Health News

Unexpected Virus Causes a Fast Start of the Flu Season

The winter flu season in the United States starts earlier this year than the previous 15 years.

An early breakout of disease in southern states has started to spread more widely, and it is likely that this flu season would reach its peak earlier than usual.

The nearest season to approach this level was in 2003. And it was a severe year. That’s why many public health officials believe that the early start this year might lead to plenty of problems.

“It might depend on the circulating and spreading virus groups. There is not a predictable trend up to now,” said the spokesperson of the US Center for Disease Control and Prevention (CDC).

There are many forms of viruses causing flu. However, the one that is triggering illnesses in many states is unexpected. It is a strain that usually does not activate until March.

The good news is that it is not as dangerous to the elderly. This is very important because many deaths and hospitalizations during the winter are reported in older people. Nevertheless, this virus would have significant effects on younger people and kids.

The first state to be affected by the outbreak was Louisiana. A large number of cases were first reported in October.

The main hospital in New Orleans has already had more flu cases this season than the previous one. Last month is the busiest period ever when the hospital must add more shifts and have a triage system.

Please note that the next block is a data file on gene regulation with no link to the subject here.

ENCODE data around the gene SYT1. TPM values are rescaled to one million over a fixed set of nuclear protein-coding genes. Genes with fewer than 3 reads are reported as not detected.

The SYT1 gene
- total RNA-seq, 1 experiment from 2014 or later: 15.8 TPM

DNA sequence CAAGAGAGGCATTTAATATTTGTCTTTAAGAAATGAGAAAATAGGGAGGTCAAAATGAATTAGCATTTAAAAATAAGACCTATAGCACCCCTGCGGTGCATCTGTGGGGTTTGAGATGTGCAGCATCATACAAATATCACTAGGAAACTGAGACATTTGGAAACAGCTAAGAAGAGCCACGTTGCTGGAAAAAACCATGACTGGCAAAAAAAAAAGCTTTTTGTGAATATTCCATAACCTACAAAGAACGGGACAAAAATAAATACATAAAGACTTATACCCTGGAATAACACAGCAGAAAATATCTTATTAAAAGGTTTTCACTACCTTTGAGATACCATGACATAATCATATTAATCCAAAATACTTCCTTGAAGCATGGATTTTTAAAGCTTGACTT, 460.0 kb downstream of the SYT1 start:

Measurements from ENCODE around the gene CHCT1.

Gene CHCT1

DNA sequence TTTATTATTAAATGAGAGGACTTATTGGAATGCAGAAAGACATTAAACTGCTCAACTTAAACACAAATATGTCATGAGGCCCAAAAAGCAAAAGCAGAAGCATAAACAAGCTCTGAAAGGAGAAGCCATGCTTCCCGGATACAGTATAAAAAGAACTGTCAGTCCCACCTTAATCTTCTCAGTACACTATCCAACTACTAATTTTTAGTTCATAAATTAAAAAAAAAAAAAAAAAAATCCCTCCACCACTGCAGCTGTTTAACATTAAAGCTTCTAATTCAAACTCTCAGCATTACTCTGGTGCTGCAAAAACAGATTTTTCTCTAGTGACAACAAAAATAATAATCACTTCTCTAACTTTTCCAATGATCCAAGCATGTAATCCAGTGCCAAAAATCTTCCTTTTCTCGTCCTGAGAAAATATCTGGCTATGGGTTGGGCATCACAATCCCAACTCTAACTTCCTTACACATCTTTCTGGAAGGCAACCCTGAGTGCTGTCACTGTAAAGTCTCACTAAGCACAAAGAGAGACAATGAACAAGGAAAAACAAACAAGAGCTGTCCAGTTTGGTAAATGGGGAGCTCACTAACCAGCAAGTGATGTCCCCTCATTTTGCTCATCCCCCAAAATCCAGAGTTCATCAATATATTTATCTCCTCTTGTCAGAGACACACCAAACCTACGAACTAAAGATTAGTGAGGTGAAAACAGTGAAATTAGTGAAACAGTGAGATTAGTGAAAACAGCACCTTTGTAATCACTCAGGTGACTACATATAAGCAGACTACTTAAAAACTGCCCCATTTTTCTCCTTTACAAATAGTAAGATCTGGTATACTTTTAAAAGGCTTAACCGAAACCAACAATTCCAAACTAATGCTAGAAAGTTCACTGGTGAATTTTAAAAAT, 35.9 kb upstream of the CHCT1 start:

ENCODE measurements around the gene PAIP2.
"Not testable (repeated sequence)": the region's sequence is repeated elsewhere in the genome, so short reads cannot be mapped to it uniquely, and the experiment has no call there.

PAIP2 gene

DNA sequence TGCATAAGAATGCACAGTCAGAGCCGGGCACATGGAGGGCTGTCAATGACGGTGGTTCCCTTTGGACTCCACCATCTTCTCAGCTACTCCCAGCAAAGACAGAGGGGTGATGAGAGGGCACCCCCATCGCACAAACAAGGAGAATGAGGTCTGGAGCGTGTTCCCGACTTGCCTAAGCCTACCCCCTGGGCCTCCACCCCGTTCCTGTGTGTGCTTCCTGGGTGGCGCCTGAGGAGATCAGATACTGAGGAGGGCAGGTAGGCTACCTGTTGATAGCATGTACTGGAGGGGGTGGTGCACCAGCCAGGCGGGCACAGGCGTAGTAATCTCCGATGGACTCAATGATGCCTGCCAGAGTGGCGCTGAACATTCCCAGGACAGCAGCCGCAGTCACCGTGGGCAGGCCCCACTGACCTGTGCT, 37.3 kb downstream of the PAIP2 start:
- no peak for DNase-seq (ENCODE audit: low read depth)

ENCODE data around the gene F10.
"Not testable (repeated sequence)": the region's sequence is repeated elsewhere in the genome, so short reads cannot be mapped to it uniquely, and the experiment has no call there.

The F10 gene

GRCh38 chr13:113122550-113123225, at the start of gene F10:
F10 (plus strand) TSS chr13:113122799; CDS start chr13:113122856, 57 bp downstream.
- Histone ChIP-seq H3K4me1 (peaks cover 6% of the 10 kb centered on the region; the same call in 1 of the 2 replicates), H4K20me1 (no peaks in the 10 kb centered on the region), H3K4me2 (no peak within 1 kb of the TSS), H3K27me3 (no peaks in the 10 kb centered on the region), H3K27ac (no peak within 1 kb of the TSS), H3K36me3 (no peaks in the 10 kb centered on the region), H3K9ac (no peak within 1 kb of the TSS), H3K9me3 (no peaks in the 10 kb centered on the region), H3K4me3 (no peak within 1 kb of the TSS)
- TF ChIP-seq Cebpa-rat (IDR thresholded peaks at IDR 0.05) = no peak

“It is certainly triggering signs which would lead to hospitalizations for one week, including diarrhea, vomiting, or fever,” said the chief of the hospital.

In general, a flu season is often considered to be underway if a noticeable part of the doctor visits is due to flu illnesses. In addition, this condition must last more than 3 consecutive weeks. Both requirements are met this week, according to the latest report by the CDC.

On Friday, it is estimated that there were more than 1.7 million illnesses caused by flu in the United States, with 900 deaths and 16,000 hospitalizations.

The most serious situation happened in 6 states, which stretch from Georgia to Texas. But the latest report suggested that the number of states affected by the outbreak was up to 12 up to now.

Last year, the flu season began mildly but then became the longest one in a decade. It finished with more than 590,000 hospitalizations and 49,000 deaths.